In Features, Issues


By Peter Bowen

Jeff Scher’s animated portrait of Susan Shin.

With few exceptions, patronage has never been a particularly successful model for financing a film. But animator and experimental filmmaker Jeff Scher has found a way to revive this classical arrangement. Scher was recently commissioned by Harry Stendhal, co-owner of the Maya Stendhal Gallery, to make a film portrait of his friend Susan Shin. The resulting film, which was unveiled at Stendhal’s gallery as part of Scher’s recent show “Milk of Amnesia,” is a two-minute animation loop. From that unveiling, Scher has already lined up a roster of new subjects, each ready to pony up $25,000 for their very own animated portraits.

While the financial arrangement harks back to the client-artist relationship of classical portraiture, Scher points to Andy Warhol’s film portraits as an aesthetic model. Scher remembers that Warhol “shot them at 24 frames, projected at 18 frames and told people not to move so any motion became incidental.” Scher, on the other hand, shoots his subjects in 16mm and then rotoscopes the film the old-fashioned way, projecting and drawing it onto paper. The paper then becomes the outline of his paintings, which he rephotographs and animates. In the end he has a film loop and some 120 paintings of his subject.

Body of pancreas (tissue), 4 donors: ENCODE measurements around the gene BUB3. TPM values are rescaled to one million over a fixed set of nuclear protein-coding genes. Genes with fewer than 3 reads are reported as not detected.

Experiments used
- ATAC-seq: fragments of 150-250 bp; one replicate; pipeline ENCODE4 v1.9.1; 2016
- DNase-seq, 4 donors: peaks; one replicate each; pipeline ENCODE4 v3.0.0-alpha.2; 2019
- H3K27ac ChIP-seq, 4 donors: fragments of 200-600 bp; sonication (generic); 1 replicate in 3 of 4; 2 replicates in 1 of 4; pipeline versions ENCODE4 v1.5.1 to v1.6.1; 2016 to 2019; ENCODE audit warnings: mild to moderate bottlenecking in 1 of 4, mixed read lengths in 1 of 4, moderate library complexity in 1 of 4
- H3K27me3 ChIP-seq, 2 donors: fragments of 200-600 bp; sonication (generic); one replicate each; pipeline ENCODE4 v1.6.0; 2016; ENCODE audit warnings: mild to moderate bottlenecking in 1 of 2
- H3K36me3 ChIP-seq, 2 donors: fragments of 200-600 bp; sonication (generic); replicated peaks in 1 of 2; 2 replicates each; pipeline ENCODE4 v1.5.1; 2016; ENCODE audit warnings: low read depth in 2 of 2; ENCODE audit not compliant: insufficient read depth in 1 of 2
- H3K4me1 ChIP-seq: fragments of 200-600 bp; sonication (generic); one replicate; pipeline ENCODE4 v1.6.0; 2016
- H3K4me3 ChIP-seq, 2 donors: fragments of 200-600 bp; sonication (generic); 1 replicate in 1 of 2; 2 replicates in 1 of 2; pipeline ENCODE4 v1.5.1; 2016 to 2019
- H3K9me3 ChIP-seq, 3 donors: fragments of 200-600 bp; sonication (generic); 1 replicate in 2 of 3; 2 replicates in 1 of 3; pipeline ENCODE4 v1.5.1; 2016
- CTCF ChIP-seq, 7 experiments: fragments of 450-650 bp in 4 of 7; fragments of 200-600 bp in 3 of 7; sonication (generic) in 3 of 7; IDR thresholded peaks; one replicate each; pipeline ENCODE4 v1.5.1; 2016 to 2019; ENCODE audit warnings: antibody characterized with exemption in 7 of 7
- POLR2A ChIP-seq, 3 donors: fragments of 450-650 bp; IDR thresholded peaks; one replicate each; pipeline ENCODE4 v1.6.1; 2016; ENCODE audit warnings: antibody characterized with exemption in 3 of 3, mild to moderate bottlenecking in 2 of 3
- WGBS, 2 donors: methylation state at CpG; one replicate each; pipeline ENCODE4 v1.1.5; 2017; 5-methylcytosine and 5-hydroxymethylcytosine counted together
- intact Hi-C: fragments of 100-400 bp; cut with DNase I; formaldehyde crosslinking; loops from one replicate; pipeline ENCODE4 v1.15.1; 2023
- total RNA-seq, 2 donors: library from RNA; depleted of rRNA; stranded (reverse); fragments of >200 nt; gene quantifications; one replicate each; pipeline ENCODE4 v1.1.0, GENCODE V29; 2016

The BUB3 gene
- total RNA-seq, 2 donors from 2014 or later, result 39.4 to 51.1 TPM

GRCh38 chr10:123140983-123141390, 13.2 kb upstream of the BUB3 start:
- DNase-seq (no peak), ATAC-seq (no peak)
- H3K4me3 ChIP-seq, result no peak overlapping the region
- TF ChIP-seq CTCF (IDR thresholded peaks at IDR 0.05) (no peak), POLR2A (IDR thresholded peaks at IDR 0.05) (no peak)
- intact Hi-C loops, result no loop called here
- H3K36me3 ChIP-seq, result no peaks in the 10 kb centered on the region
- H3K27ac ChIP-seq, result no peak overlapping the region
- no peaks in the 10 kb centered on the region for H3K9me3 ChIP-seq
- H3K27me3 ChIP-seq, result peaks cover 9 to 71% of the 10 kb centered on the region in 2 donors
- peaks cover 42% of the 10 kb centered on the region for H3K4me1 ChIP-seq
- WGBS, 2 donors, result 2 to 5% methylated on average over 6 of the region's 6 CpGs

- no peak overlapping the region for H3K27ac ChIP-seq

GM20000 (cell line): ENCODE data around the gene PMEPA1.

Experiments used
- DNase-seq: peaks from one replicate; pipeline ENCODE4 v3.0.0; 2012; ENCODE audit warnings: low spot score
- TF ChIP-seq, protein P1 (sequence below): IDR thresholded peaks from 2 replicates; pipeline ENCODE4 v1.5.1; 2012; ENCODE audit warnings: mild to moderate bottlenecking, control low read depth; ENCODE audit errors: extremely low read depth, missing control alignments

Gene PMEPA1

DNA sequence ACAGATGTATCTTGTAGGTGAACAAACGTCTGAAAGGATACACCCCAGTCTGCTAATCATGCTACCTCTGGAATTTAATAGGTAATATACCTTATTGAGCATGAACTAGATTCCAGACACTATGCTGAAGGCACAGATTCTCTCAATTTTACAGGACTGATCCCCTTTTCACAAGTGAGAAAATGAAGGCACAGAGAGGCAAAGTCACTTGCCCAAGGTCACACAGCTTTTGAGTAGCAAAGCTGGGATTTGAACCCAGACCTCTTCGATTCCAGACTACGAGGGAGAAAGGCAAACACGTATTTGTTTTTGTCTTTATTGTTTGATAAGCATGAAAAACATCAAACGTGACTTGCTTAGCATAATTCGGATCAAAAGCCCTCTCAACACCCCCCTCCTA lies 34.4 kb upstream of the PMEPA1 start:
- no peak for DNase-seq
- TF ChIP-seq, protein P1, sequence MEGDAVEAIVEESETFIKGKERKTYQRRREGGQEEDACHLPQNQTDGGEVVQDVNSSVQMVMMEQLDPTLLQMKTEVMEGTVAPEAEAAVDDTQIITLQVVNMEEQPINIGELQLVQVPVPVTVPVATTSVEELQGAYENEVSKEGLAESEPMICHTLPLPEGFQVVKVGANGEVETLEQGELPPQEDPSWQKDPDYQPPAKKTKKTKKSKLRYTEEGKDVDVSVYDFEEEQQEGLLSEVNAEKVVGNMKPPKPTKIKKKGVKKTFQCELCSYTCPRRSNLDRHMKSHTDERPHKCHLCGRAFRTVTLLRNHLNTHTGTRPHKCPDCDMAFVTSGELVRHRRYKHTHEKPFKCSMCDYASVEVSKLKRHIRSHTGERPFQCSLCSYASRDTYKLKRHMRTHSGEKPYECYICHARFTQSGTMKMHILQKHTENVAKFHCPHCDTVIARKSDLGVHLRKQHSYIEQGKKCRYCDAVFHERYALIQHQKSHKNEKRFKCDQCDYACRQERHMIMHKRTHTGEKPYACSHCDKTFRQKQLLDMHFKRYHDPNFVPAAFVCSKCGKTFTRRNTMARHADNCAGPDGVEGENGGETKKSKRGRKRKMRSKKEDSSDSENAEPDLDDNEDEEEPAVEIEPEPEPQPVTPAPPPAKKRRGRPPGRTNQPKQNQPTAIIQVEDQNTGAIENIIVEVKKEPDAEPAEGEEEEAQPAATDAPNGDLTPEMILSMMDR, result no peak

Unlike painters who rely on furniture, wardrobe or a certain slant of light to unlock their patron’s persona, Scher searches for the right movement: “Because it is so about the motion, I am looking for the gesture, the way that someone smiles — the lip can be like a curtain in the way it goes up.” But as a portrait artist, Scher also needs to find the movement that catches the subject in the most appealing way. “The combination of commentary and flattery,” as Scher acknowledges, “is indeed a fine line.”

To see Jeff Scher’s portrait of Susan Shin, visit


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